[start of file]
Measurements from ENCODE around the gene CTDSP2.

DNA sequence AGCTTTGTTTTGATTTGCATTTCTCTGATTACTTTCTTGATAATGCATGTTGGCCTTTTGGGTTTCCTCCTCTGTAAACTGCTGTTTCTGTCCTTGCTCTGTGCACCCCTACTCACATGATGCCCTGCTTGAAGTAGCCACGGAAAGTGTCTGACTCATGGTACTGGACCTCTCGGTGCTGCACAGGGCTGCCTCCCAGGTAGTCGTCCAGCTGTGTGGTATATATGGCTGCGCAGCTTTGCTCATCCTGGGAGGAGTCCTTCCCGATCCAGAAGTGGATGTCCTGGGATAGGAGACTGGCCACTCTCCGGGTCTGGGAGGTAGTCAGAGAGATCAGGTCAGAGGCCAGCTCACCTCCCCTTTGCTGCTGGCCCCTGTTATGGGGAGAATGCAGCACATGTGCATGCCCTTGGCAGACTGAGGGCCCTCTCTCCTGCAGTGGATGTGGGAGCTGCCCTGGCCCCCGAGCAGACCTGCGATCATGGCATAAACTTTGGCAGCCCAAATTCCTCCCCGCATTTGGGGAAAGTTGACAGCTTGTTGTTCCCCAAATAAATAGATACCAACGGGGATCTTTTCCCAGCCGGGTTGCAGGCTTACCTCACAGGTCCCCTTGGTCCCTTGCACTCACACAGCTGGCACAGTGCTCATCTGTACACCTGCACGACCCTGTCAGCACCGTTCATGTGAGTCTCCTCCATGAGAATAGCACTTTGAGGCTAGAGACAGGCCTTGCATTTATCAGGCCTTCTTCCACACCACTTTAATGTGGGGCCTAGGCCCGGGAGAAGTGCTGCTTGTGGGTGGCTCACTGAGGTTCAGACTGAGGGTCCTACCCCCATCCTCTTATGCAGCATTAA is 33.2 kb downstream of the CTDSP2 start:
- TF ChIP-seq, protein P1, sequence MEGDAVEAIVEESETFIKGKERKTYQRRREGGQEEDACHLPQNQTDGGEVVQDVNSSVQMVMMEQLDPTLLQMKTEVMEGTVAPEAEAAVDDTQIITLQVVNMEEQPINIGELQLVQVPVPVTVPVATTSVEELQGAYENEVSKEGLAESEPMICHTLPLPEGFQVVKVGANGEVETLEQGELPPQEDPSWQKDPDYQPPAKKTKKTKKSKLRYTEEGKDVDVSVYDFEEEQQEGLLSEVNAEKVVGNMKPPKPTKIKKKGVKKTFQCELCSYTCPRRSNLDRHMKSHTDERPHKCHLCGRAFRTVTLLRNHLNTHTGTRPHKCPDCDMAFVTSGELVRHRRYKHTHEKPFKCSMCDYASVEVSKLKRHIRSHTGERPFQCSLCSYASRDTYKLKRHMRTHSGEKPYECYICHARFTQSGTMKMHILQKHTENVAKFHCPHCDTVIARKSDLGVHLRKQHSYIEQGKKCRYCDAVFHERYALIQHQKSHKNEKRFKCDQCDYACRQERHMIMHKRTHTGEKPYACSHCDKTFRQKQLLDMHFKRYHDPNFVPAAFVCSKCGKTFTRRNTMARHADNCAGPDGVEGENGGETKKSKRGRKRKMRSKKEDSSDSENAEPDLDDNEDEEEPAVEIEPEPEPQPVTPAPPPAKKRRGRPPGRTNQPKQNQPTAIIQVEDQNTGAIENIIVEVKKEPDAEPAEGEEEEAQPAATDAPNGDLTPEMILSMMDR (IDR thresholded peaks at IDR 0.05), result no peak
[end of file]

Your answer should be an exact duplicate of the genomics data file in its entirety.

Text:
Measurements from ENCODE around the gene CTDSP2.

DNA sequence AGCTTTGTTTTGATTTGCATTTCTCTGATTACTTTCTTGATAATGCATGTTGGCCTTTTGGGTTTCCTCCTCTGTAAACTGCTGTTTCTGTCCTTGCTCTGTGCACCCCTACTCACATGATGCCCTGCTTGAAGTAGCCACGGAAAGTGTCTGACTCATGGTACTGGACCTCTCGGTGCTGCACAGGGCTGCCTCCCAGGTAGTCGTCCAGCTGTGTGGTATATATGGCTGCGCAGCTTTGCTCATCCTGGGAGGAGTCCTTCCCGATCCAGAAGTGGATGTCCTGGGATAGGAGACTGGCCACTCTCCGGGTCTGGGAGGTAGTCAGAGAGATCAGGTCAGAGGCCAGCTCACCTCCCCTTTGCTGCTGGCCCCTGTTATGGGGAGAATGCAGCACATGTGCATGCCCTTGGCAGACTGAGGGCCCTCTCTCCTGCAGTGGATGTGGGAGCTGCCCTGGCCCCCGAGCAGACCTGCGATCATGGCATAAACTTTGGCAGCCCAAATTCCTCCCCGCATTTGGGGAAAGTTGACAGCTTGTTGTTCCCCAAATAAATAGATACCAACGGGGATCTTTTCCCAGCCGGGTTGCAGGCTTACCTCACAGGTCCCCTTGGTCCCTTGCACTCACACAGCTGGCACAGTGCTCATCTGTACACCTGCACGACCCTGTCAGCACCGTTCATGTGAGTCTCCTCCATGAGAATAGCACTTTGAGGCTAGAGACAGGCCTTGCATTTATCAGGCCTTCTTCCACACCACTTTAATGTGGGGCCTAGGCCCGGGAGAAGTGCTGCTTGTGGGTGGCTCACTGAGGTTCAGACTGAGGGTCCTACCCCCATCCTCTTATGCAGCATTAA is 33.2 kb downstream of the CTDSP2 start:
- TF ChIP-seq, protein P1, sequence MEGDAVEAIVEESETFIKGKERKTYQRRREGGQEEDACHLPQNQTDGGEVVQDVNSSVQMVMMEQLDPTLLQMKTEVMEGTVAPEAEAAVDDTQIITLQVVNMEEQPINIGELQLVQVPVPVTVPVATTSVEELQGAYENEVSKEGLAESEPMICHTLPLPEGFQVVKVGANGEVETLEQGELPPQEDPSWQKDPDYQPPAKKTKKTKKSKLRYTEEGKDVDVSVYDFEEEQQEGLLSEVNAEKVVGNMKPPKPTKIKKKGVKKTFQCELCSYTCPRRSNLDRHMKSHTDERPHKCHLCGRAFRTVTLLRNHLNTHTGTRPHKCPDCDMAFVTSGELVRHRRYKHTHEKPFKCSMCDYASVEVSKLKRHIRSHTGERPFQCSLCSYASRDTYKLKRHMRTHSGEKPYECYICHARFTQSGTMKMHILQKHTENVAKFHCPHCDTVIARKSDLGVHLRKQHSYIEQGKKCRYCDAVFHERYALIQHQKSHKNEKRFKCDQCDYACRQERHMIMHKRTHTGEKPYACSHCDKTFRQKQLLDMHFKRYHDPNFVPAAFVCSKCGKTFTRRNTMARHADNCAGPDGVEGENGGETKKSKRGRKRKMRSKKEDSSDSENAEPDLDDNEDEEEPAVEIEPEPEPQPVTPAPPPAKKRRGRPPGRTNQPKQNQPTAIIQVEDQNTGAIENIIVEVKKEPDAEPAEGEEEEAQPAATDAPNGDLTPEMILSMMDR (IDR thresholded peaks at IDR 0.05), result no peak